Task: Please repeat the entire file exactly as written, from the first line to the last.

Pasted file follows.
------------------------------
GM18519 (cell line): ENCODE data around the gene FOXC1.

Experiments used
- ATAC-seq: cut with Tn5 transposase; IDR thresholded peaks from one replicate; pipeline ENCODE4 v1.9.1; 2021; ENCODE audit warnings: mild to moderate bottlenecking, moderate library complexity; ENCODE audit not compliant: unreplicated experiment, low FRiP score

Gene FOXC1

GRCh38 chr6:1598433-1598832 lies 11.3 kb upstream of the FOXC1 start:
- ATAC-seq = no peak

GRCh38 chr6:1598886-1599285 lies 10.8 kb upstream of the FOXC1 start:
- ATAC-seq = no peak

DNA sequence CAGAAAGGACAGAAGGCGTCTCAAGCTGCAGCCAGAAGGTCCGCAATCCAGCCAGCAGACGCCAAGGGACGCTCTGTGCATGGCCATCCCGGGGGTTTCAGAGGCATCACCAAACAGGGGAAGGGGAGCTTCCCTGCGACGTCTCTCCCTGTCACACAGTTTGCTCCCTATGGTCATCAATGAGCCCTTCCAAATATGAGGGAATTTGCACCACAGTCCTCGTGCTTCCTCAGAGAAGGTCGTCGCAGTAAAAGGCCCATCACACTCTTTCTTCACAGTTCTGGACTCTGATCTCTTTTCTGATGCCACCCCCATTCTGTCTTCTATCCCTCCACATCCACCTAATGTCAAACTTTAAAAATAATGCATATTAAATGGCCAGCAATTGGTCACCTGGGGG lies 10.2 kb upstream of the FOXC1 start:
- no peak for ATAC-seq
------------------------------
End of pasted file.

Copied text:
GM18519 (cell line): ENCODE data around the gene FOXC1.

Experiments used
- ATAC-seq: cut with Tn5 transposase; IDR thresholded peaks from one replicate; pipeline ENCODE4 v1.9.1; 2021; ENCODE audit warnings: mild to moderate bottlenecking, moderate library complexity; ENCODE audit not compliant: unreplicated experiment, low FRiP score

Gene FOXC1

GRCh38 chr6:1598433-1598832 lies 11.3 kb upstream of the FOXC1 start:
- ATAC-seq = no peak

GRCh38 chr6:1598886-1599285 lies 10.8 kb upstream of the FOXC1 start:
- ATAC-seq = no peak

DNA sequence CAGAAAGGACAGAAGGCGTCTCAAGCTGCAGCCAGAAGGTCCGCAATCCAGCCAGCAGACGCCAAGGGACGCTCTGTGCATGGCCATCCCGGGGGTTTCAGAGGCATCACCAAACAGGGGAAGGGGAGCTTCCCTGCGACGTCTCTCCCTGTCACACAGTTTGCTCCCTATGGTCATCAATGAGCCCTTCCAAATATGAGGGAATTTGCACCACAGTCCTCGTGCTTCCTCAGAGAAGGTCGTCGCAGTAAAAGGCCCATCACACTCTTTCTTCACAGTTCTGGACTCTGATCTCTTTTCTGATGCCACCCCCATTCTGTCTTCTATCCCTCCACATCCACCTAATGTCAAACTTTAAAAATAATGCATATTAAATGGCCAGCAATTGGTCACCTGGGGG lies 10.2 kb upstream of the FOXC1 start:
- no peak for ATAC-seq